PRO+ Premium Content/Storage magazine

Thank you for joining!
Access your Pro+ Content below.
Vol. 5 No. 11 January 2007

Multiprotocol arrays attract attention

Storage consolidation is a rising trend, though it can be risky. Storage arrays can crash, and the more data residing on a single frame, the more damaging those crashes can become. Additionally, the more moving parts a system has, the more likely it is that mechanical problems can occur. Yet none of that seems daunting to users who say they've benefited tremendously from new storage products that pack multiple protocols into one system, allowing for large-scale storage consolidation and management simplification. These multiprotocol systems are available from companies such as Compellent Technologies, EMC, Hewlett-Packard (HP), Network Appliance (NetApp), Nexsan Technologies and Pillar Data Systems, among others. Michael Israel, senior VP of information services at New York City-based Six Flags Theme Parks, says his company swears by NetApp's 3000 series, which runs NAS and block-level access for iSCSI using the same OS. Each of Six Flags' 25 national amusement park locations boots commodity servers from HP off NetApp FAS3020 or...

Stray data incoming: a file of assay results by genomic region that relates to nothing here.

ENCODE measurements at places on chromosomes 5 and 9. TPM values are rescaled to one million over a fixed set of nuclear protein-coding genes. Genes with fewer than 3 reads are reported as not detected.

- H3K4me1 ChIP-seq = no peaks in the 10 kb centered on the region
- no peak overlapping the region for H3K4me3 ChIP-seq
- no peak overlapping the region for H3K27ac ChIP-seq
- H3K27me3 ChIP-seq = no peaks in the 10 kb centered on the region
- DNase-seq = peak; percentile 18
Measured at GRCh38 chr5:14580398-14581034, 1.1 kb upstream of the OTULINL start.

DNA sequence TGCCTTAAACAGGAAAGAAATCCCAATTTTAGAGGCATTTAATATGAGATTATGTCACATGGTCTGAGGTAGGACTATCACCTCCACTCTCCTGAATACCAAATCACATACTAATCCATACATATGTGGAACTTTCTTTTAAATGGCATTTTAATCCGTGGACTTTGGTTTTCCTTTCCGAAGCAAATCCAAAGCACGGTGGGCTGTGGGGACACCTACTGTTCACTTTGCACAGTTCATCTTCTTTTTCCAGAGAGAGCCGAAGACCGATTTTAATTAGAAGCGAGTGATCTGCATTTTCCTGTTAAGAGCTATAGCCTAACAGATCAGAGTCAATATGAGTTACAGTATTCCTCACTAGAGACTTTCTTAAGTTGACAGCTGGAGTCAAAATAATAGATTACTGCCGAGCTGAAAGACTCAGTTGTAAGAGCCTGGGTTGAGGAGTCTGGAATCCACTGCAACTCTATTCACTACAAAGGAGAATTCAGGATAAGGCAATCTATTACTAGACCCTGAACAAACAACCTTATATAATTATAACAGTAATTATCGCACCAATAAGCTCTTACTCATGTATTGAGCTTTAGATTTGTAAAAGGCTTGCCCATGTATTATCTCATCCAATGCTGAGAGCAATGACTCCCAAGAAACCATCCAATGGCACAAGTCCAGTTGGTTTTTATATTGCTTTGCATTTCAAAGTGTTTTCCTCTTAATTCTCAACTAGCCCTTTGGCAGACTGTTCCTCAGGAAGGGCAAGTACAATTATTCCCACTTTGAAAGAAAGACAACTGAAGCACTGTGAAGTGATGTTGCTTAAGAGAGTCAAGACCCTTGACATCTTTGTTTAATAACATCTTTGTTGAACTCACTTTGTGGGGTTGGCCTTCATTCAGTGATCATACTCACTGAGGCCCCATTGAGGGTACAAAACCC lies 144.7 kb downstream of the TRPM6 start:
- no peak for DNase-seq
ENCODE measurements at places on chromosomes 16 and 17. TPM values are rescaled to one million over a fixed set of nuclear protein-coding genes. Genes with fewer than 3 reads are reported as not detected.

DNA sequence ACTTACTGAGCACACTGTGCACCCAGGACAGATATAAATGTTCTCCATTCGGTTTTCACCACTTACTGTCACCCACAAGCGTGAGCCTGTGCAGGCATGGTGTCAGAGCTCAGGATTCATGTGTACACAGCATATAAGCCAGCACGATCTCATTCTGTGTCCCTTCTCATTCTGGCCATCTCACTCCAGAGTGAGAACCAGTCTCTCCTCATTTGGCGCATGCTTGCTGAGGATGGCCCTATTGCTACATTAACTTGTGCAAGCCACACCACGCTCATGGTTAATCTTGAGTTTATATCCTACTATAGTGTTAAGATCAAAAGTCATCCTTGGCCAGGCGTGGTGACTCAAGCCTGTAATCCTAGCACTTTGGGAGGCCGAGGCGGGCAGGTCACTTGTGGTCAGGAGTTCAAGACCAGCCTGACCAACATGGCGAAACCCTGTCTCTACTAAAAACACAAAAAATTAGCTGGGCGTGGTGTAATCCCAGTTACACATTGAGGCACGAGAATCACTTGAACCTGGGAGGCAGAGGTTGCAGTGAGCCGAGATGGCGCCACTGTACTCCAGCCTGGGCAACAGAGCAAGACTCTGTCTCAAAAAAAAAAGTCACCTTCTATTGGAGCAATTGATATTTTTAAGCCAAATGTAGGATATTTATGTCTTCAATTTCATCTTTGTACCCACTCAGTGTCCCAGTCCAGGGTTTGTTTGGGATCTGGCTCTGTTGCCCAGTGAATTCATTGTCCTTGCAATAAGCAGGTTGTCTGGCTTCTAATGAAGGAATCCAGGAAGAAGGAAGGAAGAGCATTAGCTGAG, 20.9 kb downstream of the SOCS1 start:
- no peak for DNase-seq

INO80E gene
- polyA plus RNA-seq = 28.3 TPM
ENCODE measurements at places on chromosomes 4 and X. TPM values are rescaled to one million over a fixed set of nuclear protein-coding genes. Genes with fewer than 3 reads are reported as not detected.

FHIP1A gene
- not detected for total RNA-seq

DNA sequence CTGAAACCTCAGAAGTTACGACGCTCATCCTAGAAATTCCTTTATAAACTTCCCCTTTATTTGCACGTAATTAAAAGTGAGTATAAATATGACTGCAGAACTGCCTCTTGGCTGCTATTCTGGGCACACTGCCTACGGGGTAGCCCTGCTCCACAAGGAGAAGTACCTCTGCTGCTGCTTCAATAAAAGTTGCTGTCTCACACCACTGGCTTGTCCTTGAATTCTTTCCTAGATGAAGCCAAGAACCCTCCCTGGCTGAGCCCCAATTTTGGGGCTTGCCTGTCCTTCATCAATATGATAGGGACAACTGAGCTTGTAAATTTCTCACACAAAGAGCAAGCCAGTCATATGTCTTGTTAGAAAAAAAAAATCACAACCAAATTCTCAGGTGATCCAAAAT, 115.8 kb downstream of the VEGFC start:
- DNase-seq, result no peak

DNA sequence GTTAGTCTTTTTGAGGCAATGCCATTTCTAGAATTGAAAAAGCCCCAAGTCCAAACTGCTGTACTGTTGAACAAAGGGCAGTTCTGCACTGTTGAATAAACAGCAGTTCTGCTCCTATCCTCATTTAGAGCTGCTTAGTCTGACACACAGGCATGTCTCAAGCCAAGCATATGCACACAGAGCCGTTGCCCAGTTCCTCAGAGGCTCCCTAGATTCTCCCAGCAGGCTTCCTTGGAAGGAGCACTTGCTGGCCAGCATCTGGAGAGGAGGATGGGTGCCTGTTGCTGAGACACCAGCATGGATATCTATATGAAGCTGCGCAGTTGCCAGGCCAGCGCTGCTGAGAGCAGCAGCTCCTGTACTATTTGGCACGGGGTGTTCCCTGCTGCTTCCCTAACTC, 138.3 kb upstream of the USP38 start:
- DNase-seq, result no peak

Access this PRO+ Content for Free!

By submitting your personal information, you agree that TechTarget and its partners may contact you regarding relevant content, products and special offers.

You also agree that your personal information may be transferred and processed in the United States, and that you have read and agree to the Terms of Use and the Privacy Policy.

Features in this issue

  • Protect remote-office data

    Centralizing remote-office and branch-office (ROBO) apps and their data in the primary data center has enormous economies of scale. These remote-data apps cut the amount of data sent over the wire, making it possible to economically back up remote data to a central site. We provide a sampling of the various ROBO data management products on the market, and describe how they can best be implemented.

  • DC saves energy for storage

  • iSCSI for everybody

Columns in this issue